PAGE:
Alaska's Unique Benefits
Alaska's laws are among the most progressive in the U.S., providing a number of unique estate planning and tax savings benefits not available in most other states. Alaska was the first state to pass legislation authorizing self-settled domestic asset protection trusts (commonly called "Alaska Trusts") and continues to be in the forefront in updating and improving its statutes to provide favorable protections for individuals, families, and family-owned entities. Alaska has become one of the top states of choice for the location of trusts and family limited liability companies (LLC).
Alaska USA Trust Company has the experience and ability to help both residents and non-residents of Alaska take advantage of Alaska's unique benefits. What follows is a brief overview of some of these benefits. To decide whether or not an Alaska Trust or LLC is appropriate for your circumstances, you must consult with a knowledgeable estate planning attorney.
Note: Alaska Statutes referenced in this site can be viewed at the State of Alaska Infobase website. These references are provided for convenience. Please consult with an estate planning professional about your personal circumstances.
14 state regulatory comparison chart
Comparison of the Domestic Asset Protection Trust Statutes [pdf download]
Alaska Trust Legislation
The Alaska Trust Act became effective on April 2, 1997. The two major focal points of the Trust Act were the authorization of domestic self-settled asset protection trusts (as an alternative to offshore trusts) and the effective elimination of the Rule Against Perpetuities thereby enabling "dynasty" or "perpetual" trust planning. [A.S.13.36; A.S.34.27.051; and A.S.34.40.110 - .115]
Alaska has some of the strongest asset protection laws in the country. Alaska bars all creditors from attaching the trust assets before distributions are made to a beneficiary. This includes, but is not limited to, claims by tort, creditors, and ex-spouses for alimony or child support. Moreover, a 2006 amendment specifically provides that a beneficiary's interest in a trust is not considered property subject to division in a divorce or dissolution. Alaska has not adopted the Uniform Trust Code.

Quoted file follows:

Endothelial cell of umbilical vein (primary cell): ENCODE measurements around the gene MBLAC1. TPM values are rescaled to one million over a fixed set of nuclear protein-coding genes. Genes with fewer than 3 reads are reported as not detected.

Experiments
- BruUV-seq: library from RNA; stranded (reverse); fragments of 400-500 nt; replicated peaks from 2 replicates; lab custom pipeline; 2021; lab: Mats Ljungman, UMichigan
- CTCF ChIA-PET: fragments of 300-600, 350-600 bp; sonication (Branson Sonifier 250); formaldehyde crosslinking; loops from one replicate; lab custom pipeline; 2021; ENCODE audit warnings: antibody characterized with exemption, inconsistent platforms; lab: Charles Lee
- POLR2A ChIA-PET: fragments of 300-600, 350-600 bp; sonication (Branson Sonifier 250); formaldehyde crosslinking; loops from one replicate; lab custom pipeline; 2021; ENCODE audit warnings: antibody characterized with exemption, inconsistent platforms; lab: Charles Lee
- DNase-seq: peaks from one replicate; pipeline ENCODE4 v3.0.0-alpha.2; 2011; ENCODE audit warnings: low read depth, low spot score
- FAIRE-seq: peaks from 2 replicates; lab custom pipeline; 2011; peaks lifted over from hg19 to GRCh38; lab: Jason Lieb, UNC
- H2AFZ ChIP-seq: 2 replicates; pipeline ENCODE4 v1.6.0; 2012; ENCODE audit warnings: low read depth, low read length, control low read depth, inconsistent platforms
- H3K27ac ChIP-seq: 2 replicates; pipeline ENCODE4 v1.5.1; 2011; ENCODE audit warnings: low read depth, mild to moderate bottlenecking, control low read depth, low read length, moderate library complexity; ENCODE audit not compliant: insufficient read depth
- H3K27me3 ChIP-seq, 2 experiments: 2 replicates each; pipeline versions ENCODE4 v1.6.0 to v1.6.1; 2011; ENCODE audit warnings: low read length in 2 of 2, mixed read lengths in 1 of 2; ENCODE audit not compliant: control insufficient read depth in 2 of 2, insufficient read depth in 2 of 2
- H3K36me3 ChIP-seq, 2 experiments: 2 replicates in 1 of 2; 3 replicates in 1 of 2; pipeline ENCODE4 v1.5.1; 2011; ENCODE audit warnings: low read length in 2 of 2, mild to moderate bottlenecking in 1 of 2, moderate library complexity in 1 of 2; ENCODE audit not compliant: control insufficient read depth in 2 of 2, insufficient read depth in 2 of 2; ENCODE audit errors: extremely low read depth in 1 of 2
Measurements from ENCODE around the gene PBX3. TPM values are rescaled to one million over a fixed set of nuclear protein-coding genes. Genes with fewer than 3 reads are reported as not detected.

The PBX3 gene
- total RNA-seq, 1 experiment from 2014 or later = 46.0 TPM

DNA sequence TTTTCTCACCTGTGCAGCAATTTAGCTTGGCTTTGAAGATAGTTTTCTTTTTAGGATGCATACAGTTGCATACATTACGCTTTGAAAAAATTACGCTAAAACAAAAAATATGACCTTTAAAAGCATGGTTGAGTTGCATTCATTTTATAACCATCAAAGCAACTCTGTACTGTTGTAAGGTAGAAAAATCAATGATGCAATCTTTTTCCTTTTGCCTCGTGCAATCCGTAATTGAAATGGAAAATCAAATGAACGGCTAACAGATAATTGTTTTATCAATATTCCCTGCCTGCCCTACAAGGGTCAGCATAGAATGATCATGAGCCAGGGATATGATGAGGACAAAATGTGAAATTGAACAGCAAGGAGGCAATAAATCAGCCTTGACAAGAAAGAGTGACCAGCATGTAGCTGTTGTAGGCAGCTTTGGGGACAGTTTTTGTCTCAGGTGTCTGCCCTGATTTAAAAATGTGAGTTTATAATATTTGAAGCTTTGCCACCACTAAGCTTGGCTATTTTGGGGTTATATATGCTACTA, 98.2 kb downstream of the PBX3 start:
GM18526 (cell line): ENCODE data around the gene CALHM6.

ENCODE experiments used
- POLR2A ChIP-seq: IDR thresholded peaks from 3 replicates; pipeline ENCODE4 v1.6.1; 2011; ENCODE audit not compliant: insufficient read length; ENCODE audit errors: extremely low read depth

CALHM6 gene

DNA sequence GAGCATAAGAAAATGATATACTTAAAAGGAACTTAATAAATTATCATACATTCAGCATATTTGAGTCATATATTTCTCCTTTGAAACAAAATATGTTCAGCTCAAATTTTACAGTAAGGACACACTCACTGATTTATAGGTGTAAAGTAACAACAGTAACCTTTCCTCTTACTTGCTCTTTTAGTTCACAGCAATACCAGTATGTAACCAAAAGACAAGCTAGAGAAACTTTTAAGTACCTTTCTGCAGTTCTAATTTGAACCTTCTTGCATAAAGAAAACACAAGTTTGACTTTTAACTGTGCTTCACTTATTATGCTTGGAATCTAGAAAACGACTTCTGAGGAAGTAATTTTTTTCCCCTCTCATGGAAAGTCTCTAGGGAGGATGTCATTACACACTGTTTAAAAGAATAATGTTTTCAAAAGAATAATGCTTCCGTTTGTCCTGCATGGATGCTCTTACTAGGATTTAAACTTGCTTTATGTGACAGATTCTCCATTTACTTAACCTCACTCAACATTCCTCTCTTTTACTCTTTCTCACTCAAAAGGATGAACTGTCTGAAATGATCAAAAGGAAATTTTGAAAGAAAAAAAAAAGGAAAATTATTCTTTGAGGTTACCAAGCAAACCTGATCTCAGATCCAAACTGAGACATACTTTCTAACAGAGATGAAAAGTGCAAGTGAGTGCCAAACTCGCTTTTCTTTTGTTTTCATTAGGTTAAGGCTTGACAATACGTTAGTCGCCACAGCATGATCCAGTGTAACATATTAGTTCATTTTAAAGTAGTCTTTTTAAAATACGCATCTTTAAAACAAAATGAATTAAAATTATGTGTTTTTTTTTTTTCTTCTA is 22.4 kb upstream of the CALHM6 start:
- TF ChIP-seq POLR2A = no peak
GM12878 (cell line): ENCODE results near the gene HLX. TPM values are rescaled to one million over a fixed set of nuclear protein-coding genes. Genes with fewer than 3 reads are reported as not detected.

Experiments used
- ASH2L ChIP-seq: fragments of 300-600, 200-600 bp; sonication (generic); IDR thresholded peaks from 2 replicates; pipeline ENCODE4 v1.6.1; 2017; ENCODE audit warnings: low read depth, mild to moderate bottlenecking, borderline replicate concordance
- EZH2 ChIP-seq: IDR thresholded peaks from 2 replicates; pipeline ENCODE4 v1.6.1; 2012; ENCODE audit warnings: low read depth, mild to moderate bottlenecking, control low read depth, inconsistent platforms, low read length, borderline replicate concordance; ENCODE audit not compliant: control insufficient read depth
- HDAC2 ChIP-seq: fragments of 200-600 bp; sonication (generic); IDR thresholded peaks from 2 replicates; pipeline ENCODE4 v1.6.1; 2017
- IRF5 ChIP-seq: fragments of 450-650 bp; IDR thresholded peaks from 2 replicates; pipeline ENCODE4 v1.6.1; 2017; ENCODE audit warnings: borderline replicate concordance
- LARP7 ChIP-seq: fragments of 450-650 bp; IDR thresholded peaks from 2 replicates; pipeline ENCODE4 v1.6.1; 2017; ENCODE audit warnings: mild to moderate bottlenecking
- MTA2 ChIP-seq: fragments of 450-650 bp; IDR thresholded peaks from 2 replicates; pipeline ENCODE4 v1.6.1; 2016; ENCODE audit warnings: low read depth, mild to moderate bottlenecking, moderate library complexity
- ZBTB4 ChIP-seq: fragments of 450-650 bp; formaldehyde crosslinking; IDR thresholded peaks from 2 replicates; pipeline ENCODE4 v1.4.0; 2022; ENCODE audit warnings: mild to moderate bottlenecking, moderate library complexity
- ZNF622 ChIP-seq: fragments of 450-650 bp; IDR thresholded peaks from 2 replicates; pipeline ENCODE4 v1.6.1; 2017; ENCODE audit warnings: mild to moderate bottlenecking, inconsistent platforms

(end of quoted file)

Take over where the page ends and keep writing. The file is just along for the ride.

The term "Alaska Trust" is frequently applied to both the Alaska Asset Protection Trust and the Alaska Dynasty Trust. Often an Alaska Trust will contain both types of planning, but some Alaska Trusts are designed solely for asset protection and others solely for multi-generational planning. Both types of trusts are discussed below.
In 1998, Alaska made another major improvement to its trust laws by enacting the Alaska Community Property Act. [A.S.34.77.010 - 34.77.995].
Alaska Asset Protection Trusts
An Alaska Asset Protection Trust is an irrevocable trust which enables the grantor of the trust to not only be a beneficiary, but also to have protection from creditors. This is a departure from prior law which generally did not permit creditor protection. For a grantor to receive the asset protection contemplated by the Alaska Trust Act, the grantor's transfer of assets to the trust must not be a fraudulent transfer and the Situs Requirements set out below must be met.
Alaska's statutes require that a grantor sign an "Affidavit of Solvency" prior to contributing assets to an Alaska Trust. Additionally, although not required by the statute, a general rule of thumb used by Alaska estate planning professionals is that no more than 50% of the grantor's net worth should be contributed to the trust.
In addition to providing asset protection for grantors, Alaska Asset Protection Trusts can also be used in place of prenuptial agreements, for estate freezes, and can be designed as grantor trusts or nongrantor trusts (the latter of which can take advantage of the fact that Alaska has no state income tax on trusts). Alaska Asset Protection Trusts are also frequently drafted to include perpetual or dynasty planning which is discussed below.
Alaska Dynasty Trusts (also called Perpetual Trusts)
An Alaska Dynasty Trust is an irrevocable trust intended to benefit successive generations. Grantors of such trusts generally have two goals in mind: (a) protecting the trust assets from transfer taxes (gift tax, estate tax, and generation skipping tax) for as long as possible; and (b) protecting the trust assets from claims of the beneficiaries' creditors by taking advantage of Alaska's strong asset protection statutes as discussed above.